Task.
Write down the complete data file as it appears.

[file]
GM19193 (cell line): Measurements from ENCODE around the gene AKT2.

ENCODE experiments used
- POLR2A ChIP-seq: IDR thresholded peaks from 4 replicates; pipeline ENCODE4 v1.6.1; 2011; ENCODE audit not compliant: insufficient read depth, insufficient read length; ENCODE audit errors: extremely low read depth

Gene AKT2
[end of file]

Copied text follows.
GM19193 (cell line): Measurements from ENCODE around the gene AKT2.

ENCODE experiments used
- POLR2A ChIP-seq: IDR thresholded peaks from 4 replicates; pipeline ENCODE4 v1.6.1; 2011; ENCODE audit not compliant: insufficient read depth, insufficient read length; ENCODE audit errors: extremely low read depth

Gene AKT2